As a result, she explains, the social media users responded by echoing the same antisemitic tropes that the celebrity accounts brought into the mainstream. “There was a 24,000% increase in antisemitic content using Kanye’s name that came through CyberWell’s monitoring technology,” says Cohen Montemayor, “which really reflects what happened in that specific case.”
CyberWell created tailored alerts for each social media platform, showing them how antisemitism online spiked on each platform in reaction to the comments made by West and Irving, and showed which images were repeating and spreading antisemitic tropes on each platform. None of the major social media companies, she says, with the exception of Meta (the parent company of Facebook), bothered to acknowledge the letter from CyberWell.
Since CyberWell began operations in May, it has reviewed over 6,000 pieces of antisemitic content, but its technology has indicated that there are over 110,000 pieces of antisemitic content that are easily online and available on these platforms. Because the organization has been monitoring content consistently, it was able to provide an in-depth response to the uptick in online antisemitism related to Kanye West and Kyrie Irving.
Cohen Montemayor then provides a brief, non-technical explanation of how the CyberWell database works. “CyberWell’s mission is to drive the enforcement and improvement of community standards across the digital space,” she explains, “and we share the data that we collect with everyone because we want to empower the fight against antisemitism. We apply technology and open-source intelligence to monitor social media platforms for antisemitism. We then vet that material and classify it according to two prongs, which are very connected to our mission statement. First, we look at the policy that this content is violating, because our goal is to increase enforcement. Second, we classify all of that antisemitic content according to one of the eleven examples of the IHRA working definition of antisemitism.”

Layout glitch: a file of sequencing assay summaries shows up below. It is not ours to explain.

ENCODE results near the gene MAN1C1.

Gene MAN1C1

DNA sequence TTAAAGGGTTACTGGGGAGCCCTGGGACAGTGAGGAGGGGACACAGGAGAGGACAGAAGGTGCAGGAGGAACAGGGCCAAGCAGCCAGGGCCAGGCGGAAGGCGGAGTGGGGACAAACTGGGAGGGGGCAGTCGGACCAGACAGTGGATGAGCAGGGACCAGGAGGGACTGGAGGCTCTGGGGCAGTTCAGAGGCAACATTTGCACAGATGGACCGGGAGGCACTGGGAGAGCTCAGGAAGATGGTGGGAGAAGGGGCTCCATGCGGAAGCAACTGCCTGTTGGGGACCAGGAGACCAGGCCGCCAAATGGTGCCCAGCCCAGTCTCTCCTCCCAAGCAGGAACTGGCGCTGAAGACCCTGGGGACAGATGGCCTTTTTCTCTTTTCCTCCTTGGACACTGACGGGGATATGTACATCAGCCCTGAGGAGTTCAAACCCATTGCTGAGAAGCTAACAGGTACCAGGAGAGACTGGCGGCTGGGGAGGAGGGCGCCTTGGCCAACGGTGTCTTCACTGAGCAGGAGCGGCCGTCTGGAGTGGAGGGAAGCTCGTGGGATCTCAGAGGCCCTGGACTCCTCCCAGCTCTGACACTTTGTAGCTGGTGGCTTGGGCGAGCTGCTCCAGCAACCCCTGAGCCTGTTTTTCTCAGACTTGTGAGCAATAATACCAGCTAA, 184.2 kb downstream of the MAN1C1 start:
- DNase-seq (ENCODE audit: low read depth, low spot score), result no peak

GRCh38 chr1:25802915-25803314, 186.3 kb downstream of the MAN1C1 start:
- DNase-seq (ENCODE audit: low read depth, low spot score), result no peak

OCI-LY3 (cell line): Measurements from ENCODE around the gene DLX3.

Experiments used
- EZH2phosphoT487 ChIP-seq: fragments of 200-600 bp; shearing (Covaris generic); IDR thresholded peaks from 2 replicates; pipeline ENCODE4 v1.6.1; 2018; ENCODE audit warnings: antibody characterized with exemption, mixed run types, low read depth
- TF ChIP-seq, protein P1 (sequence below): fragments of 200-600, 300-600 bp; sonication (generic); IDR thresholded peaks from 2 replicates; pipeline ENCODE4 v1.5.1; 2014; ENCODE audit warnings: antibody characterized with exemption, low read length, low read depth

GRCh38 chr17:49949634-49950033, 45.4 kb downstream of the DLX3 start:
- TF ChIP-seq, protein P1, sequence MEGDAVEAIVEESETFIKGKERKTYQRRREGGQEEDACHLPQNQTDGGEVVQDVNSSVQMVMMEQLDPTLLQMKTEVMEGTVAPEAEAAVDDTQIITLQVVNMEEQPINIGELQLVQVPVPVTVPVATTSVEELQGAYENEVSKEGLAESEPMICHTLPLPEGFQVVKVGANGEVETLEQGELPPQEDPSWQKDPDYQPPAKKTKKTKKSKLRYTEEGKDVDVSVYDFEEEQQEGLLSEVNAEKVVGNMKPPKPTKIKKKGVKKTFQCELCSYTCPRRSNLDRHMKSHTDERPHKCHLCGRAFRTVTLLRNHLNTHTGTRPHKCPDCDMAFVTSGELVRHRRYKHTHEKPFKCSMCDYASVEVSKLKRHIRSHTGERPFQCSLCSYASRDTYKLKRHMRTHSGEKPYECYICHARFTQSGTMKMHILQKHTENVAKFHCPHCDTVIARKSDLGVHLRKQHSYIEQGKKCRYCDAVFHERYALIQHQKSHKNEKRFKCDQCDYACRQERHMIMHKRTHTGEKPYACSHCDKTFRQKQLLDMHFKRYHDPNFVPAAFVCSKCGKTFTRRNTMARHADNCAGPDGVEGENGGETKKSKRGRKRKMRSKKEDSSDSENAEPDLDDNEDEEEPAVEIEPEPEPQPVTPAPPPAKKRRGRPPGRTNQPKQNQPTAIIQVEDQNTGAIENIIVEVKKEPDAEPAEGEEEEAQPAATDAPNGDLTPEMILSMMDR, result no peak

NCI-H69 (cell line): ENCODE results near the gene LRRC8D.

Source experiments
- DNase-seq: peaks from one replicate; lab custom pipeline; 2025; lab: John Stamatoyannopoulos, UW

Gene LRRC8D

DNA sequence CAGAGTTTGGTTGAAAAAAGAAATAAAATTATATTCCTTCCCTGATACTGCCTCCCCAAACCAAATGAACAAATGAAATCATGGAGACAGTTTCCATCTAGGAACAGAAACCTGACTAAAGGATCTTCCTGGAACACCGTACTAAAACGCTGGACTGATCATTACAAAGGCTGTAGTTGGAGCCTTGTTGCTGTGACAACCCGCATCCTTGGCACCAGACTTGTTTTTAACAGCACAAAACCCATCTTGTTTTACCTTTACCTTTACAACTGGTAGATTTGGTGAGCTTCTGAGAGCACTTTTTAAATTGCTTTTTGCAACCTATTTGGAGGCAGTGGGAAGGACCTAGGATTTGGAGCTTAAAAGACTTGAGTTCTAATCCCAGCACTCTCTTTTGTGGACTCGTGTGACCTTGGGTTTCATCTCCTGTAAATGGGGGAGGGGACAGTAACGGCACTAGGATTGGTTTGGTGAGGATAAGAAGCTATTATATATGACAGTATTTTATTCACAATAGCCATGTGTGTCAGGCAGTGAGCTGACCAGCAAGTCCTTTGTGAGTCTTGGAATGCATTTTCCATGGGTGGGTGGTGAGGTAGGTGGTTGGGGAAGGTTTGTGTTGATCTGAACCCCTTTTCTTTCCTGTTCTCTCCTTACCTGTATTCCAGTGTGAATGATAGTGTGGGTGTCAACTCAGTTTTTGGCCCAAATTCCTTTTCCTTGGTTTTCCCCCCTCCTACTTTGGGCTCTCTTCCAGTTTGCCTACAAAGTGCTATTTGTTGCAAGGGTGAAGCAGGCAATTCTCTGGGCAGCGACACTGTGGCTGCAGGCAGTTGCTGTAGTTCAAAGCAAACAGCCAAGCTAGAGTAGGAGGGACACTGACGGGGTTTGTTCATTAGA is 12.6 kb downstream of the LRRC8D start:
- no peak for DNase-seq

The IHRA definition of antisemitism includes various types of antisemitism, including justifying the killing of Jews in the name of radical ideology, Holocaust denial and denying the Jewish right to self-determination in the State of Israel. The IHRA definition of antisemitism has been officially adopted by the United States and 37 other national governments, as well as numerous local governments, universities, law enforcement agencies, civil society organizations, and international bodies worldwide, including the UN and EU. “The IHRA working definition,” she adds, “is a cornerstone of how we believe that social media platforms can improve the way that they treat antisemitic content online and action that content.” Finally, the material is reviewed by two expert analysts and is then reported to the various social media platforms.
In line with the organization’s democratization of the process, the database can be viewed by anyone at the following link – app.cyberwell.org. Cohen Montemayor notes that viewers can use the site as a reporting platform to report antisemitic content. “Instead of having that a once-a-year report, this database gives people the opportunity to interact with that raw data content, which is very important to us right now.”
How does online antisemitism affect Jews? Cohen Montemayor notes that students have reported that online antisemitism is one of the major forms of Jew-hatred that affects their day-to-day life, causing depression and anxiety. “I think this generation is very open to digital activism, and they’re looking for a way to fight back against the Jew-hatred that’s plaguing their digital experience.” The CyberWell database gives them the opportunity to respond.